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N.C. Opinions: Winston-Salem

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Don’t hurt N.C. seniors with Social Security tax

From an editorial in the (Winston-Salem) Journal on Wednesday:

As legislative leaders try to devise a new tax structure, North Carolina senior citizens are waiting anxiously to see if their Social Security payments will be taxed.

The Republican promise of “tax reform” has evolved into a massive tax-cut argument between the two chambers. There’s little reform involved, just tax cutting for some and tax increases for others.

The state Senate tax plan, which passed second reading but was then returned to committee, would tax Social Security benefits for many, but not all, North Carolinians.

Under the tentatively approved Senate plan, seniors with income other than Social Security would pay a 5.4 percent tax in 2014 and a 5.25 percent tax in years after that, on their monthly checks. In effect, the Senate has decided to take more than 5 percent of the income of seniors, many of them on fixed incomes, to help pay for their other tax cuts.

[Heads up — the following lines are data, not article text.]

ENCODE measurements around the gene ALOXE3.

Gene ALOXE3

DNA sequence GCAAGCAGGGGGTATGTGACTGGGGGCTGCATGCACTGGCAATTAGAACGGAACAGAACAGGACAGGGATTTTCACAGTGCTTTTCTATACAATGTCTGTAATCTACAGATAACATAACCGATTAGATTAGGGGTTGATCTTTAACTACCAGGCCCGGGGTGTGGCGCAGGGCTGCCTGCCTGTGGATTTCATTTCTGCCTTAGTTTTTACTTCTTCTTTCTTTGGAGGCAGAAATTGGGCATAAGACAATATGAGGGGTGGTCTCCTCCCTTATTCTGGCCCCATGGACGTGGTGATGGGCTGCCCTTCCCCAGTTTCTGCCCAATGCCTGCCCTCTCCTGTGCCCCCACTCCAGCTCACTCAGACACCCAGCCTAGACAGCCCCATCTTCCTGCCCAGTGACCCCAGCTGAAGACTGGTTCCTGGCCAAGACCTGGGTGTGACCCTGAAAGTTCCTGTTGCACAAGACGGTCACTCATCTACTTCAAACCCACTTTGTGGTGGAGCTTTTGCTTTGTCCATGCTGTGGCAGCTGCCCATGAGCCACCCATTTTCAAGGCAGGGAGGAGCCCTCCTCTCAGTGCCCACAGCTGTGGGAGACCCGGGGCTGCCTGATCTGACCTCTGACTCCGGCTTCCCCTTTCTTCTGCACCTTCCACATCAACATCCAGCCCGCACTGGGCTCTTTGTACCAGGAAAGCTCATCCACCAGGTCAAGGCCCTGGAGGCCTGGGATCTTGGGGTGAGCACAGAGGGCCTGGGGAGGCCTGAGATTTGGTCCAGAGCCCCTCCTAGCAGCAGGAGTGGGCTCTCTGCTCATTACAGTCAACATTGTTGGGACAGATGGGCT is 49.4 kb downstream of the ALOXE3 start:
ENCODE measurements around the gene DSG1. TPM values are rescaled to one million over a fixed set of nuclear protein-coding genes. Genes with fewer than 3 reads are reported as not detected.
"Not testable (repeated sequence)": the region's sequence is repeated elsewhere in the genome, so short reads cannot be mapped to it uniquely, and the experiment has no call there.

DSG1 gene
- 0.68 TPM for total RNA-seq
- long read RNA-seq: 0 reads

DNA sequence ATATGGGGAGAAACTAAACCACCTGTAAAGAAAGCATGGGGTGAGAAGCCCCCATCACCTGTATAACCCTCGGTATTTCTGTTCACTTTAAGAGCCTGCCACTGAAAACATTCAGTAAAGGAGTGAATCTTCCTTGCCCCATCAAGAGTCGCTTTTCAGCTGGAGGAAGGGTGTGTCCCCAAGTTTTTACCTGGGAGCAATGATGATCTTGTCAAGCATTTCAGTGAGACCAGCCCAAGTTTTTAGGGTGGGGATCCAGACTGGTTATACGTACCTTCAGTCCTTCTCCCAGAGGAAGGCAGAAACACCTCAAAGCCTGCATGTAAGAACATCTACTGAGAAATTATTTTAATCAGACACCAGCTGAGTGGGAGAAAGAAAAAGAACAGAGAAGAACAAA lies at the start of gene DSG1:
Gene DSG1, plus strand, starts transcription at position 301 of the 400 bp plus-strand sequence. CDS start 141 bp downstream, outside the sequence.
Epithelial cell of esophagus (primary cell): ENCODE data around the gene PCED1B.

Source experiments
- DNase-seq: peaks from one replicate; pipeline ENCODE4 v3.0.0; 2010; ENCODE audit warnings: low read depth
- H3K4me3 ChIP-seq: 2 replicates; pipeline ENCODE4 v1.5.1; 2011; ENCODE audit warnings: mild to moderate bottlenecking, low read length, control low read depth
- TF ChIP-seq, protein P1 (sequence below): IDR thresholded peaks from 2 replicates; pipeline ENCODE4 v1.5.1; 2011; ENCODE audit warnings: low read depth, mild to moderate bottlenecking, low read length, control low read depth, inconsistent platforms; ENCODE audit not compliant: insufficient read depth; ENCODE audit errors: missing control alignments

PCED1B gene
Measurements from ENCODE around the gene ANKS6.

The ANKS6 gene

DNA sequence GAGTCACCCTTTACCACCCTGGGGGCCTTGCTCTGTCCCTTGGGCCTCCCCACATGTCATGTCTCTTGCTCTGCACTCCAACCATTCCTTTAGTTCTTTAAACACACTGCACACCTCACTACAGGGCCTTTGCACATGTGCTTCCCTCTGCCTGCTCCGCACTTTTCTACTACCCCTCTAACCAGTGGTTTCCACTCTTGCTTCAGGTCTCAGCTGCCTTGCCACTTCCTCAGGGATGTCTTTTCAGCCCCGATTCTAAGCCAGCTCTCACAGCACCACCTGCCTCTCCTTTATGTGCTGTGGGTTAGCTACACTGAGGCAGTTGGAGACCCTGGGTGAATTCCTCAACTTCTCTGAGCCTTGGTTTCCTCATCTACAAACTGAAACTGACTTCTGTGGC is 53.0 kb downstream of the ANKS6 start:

This is bad public policy first because it will hurt seniors with low incomes. The Senate says it has made accommodations for those living solely on Social Security, but their plan is illogical. It provides tax-free Social Security to some, while others, who may have less total income, will pay the tax.

It has long been North Carolina policy to make the state attractive to retirees with wealth. (That’s part of the Republican argument to repeal the estate tax.) Retirees are often fixated on retiring to low-tax states and certainly don’t want their Social Security taxed. This plan, if it were to become law, would be certain to dissuade retirees of the wisdom of moving here and bringing their wealth with them.

Various news accounts have noted that seniors, who vote in big numbers, are watching carefully. Both the House leadership and Gov. Pat McCrory realize that taxing Social Security is bad politics, but Senate leaders have insisted on their formula.

Let’s hope that the House and McCrory prevail in this. Fixed-income seniors don’t need the state grabbing more than 5 percent of their Social Security checks.

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